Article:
‘Art of Murder’ paints comedic theater experience

Former CEC actor Eric Seeley makes his directorial debut.

The words “murder mystery” might evoke thoughts of a classic whodunit crime with a dagger in the ballroom (or a rope in the kitchen). The murder mystery “Art of Murder,” however, takes place in only one location: a modern living room with just four characters. Despite the uncomplicated set-up, the comedic plot will have audience members guessing until the end.

The dark comedy, performed by the Columbia Entertainment Company, follows egocentric artist Jack Brooks' aspirations to kill his art dealer, Vince. Although Jack’s motive for murder is increased profits for his paintings, each of the other characters in the play — including Jack’s wife Annie and his housekeeper Kate — contemplates murder with his or her own individual intentions.

The play won the Edgar Award for Best Mystery Play in 2000, which “Art of Murder” director Eric Seeley said is most likely due to the unpredictable nature of the plot.

“I think it won that year simply because of the brilliance of the script,” Seeley said. “It’s really, really funny while still being very suspenseful.”

The comedic nature of the show distinguishes it from other plays in the murder mystery genre. Seeley said the unique nature of the storyline was why it was chosen for performance this season.

After acting with CEC, Seeley makes his directorial debut with “Art of Murder." The smaller cast in the show provided a good start for directing, but Seeley said he still encountered some technical challenges.

“One of the items in the show is an isolation tank, which one of the actors uses as a sensory deprivation tank,” he said. “It fills with water and plays music and is completely black and soundproof. We had to build that to make it look like he comes out being very wet without actually having an isolation tank on stage.”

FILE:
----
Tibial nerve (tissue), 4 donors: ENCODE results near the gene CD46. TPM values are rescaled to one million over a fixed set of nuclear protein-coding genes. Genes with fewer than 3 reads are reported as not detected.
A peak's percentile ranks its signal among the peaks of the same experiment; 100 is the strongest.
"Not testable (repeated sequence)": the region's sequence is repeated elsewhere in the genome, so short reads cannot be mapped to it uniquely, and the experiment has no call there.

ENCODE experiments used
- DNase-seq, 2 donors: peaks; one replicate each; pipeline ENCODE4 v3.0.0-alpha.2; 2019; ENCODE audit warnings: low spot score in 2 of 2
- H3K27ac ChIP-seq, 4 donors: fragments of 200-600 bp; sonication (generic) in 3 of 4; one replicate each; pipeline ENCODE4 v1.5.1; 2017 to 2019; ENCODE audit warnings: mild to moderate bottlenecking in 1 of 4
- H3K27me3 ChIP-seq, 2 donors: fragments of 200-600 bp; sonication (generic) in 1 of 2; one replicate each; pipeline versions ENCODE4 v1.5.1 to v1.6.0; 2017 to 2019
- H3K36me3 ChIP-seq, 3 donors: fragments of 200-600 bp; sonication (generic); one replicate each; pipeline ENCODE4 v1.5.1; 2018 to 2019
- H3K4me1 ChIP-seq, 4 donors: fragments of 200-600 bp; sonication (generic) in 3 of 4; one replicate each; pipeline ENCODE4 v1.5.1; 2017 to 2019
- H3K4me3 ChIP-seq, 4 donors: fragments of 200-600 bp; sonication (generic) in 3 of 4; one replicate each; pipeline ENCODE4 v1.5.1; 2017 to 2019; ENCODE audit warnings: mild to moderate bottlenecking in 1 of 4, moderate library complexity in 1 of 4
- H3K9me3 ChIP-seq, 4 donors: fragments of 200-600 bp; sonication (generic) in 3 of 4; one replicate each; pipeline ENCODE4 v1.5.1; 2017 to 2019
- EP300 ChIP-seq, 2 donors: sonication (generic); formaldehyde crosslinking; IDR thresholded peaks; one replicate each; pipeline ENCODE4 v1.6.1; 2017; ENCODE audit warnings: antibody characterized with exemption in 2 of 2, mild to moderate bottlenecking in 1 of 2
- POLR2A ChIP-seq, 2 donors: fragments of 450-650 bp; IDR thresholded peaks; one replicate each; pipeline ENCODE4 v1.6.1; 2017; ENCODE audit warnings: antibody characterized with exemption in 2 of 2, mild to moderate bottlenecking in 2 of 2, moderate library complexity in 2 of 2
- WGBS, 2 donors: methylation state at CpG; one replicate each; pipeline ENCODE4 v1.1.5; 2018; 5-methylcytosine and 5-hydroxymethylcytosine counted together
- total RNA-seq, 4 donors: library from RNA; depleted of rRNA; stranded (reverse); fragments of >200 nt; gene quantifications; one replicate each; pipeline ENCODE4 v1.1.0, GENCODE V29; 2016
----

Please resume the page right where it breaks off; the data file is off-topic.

A smaller cast also gives the actors more of an opportunity to bond with one another, said Adam McCall, who plays Jack Brooks. McCall said it also allows for more individual attention from the director.

“I find it a lot more easy to work with a small cast,” McCall said. “You get to be more intimate with the other people, which translates to a better relationship onstage. Also, there’s not as much business to sift through when it comes to rehearsal time.”

McCall considers himself a singer, which makes the role of Jack Brooks different from the musical roles he predominantly takes on. But, he said tackling a new type of role has helped him grow as an actor.

“If emotions were keys on a keyboard, (taking on different roles) lets you play more keys,” he said. “It makes you more well-rounded as a performer.”

Shows are at 7:30 p.m. Thursday through Saturday, with Sunday matinees at 2 p.m. “Art of Murder” will play Nov. 11 to 14 and 18 to 21 at 1800 Nelwood Drive. Tickets are $10 for adults, $9 for students and $8 for children and seniors. Call 573-474-3699 to reserve tickets.

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